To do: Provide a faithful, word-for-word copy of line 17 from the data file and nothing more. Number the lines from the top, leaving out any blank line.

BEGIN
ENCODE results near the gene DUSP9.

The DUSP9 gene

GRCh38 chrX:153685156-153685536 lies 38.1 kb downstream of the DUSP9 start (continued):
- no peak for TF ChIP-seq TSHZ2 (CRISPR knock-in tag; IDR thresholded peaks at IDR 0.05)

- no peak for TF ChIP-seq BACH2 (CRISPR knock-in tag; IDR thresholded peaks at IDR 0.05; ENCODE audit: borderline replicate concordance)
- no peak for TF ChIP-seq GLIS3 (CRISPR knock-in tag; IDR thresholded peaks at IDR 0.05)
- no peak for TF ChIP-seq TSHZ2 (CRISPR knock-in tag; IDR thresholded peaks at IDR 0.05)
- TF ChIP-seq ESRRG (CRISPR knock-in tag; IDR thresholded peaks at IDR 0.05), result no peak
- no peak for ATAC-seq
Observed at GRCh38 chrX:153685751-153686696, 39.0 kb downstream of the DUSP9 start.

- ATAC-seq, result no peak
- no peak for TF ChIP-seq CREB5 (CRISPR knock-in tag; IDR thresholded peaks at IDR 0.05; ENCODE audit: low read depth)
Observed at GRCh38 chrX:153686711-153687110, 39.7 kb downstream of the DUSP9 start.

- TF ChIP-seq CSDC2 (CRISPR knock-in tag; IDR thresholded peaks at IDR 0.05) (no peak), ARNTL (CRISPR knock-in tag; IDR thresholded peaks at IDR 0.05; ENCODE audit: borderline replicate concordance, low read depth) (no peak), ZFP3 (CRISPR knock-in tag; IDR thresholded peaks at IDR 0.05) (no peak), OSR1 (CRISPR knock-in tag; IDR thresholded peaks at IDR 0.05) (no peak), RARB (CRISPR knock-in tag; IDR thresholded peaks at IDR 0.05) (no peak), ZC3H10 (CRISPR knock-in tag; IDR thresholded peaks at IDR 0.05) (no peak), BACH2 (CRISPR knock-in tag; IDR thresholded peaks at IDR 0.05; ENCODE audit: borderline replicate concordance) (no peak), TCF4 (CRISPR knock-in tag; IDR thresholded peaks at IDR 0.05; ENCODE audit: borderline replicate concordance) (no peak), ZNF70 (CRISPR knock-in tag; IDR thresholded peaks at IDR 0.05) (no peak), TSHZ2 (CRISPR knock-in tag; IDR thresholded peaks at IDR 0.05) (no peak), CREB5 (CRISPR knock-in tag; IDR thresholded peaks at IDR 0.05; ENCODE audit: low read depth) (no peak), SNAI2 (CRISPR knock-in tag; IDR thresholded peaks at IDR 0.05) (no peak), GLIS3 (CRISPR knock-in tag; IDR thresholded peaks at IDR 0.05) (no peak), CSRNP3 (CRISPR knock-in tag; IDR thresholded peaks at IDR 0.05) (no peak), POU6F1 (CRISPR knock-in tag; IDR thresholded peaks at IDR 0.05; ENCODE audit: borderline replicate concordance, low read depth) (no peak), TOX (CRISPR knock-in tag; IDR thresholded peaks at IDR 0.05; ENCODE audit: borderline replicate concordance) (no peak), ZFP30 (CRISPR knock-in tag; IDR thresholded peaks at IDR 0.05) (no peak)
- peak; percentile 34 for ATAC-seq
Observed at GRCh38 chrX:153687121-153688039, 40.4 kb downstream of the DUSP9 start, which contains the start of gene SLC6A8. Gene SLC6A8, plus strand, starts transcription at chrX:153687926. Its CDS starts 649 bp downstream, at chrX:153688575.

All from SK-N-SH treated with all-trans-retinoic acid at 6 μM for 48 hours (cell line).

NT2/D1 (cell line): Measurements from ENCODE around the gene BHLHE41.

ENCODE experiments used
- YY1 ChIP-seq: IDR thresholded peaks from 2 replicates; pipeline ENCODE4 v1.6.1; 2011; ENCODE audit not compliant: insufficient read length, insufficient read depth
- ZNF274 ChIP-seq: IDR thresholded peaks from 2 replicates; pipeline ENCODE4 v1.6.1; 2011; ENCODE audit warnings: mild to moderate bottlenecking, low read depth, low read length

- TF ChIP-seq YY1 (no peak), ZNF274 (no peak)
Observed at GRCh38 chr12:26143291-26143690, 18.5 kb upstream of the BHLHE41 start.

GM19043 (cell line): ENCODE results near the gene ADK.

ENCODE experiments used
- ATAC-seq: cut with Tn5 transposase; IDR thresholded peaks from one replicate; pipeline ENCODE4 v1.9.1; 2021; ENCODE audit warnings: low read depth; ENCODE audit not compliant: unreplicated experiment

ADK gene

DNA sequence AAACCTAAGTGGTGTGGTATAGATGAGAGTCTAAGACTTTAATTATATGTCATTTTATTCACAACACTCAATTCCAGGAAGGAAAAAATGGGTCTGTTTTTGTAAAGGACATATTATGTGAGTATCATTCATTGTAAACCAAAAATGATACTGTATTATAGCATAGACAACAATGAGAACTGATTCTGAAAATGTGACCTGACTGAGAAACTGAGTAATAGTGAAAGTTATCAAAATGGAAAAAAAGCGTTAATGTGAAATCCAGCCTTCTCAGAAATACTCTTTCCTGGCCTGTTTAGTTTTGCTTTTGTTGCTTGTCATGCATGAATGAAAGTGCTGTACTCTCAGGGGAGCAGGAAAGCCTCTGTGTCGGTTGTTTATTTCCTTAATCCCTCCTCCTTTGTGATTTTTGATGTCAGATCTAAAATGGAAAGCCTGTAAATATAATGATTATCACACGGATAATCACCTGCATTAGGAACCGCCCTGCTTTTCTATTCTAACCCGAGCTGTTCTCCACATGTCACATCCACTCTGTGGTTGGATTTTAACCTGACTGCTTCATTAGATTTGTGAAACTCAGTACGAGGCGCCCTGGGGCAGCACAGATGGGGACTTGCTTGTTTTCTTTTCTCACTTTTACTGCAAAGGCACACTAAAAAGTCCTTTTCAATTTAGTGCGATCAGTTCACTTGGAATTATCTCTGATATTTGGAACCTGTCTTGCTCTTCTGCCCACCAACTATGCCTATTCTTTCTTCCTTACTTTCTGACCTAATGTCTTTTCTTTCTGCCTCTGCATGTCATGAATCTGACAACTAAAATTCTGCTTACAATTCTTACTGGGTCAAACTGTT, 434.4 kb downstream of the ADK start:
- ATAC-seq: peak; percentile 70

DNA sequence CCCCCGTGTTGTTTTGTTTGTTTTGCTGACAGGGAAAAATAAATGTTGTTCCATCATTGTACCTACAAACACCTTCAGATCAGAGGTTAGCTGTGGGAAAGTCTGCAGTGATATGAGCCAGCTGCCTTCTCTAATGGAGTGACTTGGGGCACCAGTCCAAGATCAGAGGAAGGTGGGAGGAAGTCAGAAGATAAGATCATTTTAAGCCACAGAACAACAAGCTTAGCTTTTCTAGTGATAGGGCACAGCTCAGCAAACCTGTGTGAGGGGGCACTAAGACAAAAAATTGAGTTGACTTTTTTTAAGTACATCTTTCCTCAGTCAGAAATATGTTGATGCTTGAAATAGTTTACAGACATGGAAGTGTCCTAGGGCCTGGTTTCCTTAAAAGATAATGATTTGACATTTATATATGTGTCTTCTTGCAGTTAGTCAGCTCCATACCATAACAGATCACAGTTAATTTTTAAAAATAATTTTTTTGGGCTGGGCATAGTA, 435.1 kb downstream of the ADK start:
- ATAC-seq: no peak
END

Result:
All from SK-N-SH treated with all-trans-retinoic acid at 6 μM for 48 hours (cell line).